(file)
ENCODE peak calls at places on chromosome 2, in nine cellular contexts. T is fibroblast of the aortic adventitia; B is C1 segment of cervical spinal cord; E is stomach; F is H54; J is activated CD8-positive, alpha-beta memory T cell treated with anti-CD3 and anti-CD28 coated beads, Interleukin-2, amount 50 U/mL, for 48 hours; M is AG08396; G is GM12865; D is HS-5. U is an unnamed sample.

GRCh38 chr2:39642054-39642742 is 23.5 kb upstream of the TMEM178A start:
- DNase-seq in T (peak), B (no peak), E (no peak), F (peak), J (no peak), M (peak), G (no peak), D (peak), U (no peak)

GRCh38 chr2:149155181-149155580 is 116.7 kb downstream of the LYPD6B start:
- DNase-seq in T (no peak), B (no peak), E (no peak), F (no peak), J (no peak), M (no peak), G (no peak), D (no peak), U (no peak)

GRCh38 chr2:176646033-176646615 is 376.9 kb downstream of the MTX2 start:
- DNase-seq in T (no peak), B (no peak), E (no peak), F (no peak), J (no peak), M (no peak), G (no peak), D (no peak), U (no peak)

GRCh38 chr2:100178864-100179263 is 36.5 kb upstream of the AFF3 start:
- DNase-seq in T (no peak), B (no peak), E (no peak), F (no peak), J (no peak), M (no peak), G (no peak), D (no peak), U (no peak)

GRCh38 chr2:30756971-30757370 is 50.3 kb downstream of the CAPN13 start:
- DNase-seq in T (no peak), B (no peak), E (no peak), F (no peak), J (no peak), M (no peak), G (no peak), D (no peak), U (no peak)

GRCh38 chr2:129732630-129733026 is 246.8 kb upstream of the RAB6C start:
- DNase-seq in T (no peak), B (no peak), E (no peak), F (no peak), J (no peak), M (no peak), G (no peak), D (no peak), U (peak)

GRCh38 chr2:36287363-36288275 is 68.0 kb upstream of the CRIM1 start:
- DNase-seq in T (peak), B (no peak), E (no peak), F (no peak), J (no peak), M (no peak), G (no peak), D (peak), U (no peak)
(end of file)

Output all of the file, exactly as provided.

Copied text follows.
ENCODE peak calls at places on chromosome 2, in nine cellular contexts. T is fibroblast of the aortic adventitia; B is C1 segment of cervical spinal cord; E is stomach; F is H54; J is activated CD8-positive, alpha-beta memory T cell treated with anti-CD3 and anti-CD28 coated beads, Interleukin-2, amount 50 U/mL, for 48 hours; M is AG08396; G is GM12865; D is HS-5. U is an unnamed sample.

GRCh38 chr2:39642054-39642742 is 23.5 kb upstream of the TMEM178A start:
- DNase-seq in T (peak), B (no peak), E (no peak), F (peak), J (no peak), M (peak), G (no peak), D (peak), U (no peak)

GRCh38 chr2:149155181-149155580 is 116.7 kb downstream of the LYPD6B start:
- DNase-seq in T (no peak), B (no peak), E (no peak), F (no peak), J (no peak), M (no peak), G (no peak), D (no peak), U (no peak)

GRCh38 chr2:176646033-176646615 is 376.9 kb downstream of the MTX2 start:
- DNase-seq in T (no peak), B (no peak), E (no peak), F (no peak), J (no peak), M (no peak), G (no peak), D (no peak), U (no peak)

GRCh38 chr2:100178864-100179263 is 36.5 kb upstream of the AFF3 start:
- DNase-seq in T (no peak), B (no peak), E (no peak), F (no peak), J (no peak), M (no peak), G (no peak), D (no peak), U (no peak)

GRCh38 chr2:30756971-30757370 is 50.3 kb downstream of the CAPN13 start:
- DNase-seq in T (no peak), B (no peak), E (no peak), F (no peak), J (no peak), M (no peak), G (no peak), D (no peak), U (no peak)

GRCh38 chr2:129732630-129733026 is 246.8 kb upstream of the RAB6C start:
- DNase-seq in T (no peak), B (no peak), E (no peak), F (no peak), J (no peak), M (no peak), G (no peak), D (no peak), U (peak)

GRCh38 chr2:36287363-36288275 is 68.0 kb upstream of the CRIM1 start:
- DNase-seq in T (peak), B (no peak), E (no peak), F (no peak), J (no peak), M (no peak), G (no peak), D (peak), U (no peak)